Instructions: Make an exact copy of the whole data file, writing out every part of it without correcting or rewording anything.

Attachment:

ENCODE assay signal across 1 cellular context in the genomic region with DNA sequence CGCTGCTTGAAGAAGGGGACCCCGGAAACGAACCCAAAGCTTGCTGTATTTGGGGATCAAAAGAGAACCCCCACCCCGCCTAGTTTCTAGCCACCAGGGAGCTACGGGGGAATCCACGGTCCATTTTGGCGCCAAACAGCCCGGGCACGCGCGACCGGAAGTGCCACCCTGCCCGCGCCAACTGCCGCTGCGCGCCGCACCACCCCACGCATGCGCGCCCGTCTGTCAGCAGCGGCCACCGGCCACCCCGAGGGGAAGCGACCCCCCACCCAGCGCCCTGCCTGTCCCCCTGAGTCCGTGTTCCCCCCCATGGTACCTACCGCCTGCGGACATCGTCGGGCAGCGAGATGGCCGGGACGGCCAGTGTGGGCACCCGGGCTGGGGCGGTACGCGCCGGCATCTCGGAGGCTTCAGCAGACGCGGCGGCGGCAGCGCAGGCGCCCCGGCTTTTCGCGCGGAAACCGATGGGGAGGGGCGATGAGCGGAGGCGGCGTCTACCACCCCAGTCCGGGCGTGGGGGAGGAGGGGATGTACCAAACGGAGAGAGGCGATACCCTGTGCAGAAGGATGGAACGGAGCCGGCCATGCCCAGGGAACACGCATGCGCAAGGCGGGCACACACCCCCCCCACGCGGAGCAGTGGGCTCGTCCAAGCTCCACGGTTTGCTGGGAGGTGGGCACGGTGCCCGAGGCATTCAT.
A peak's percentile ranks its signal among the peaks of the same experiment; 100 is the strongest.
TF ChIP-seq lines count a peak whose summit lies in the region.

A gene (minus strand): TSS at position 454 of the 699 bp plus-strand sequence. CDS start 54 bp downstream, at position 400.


ENCODE assay signal across 1 cellular context in the genomic region with DNA sequence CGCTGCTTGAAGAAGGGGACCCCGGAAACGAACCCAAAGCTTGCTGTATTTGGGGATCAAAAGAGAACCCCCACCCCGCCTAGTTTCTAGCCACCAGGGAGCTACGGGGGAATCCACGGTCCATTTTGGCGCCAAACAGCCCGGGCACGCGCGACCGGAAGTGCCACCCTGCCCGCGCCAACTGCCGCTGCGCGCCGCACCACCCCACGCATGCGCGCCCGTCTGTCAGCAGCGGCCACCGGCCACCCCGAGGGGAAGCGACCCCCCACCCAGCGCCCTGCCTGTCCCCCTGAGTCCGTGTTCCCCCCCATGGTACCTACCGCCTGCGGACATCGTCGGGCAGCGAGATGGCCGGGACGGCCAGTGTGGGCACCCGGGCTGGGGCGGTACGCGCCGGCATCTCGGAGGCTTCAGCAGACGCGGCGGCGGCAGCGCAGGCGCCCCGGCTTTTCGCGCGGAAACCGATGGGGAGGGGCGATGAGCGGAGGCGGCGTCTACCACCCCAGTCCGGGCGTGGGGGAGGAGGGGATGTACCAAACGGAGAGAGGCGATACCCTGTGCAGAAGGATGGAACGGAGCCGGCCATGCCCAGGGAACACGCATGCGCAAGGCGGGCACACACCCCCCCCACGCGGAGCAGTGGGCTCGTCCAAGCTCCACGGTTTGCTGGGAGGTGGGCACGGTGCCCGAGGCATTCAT.
A peak's percentile ranks its signal among the peaks of the same experiment; 100 is the strongest.
TF ChIP-seq lines count a peak whose summit lies in the region.

A gene (minus strand): TSS at position 454 of the 699 bp plus-strand sequence. CDS start 54 bp downstream, at position 400.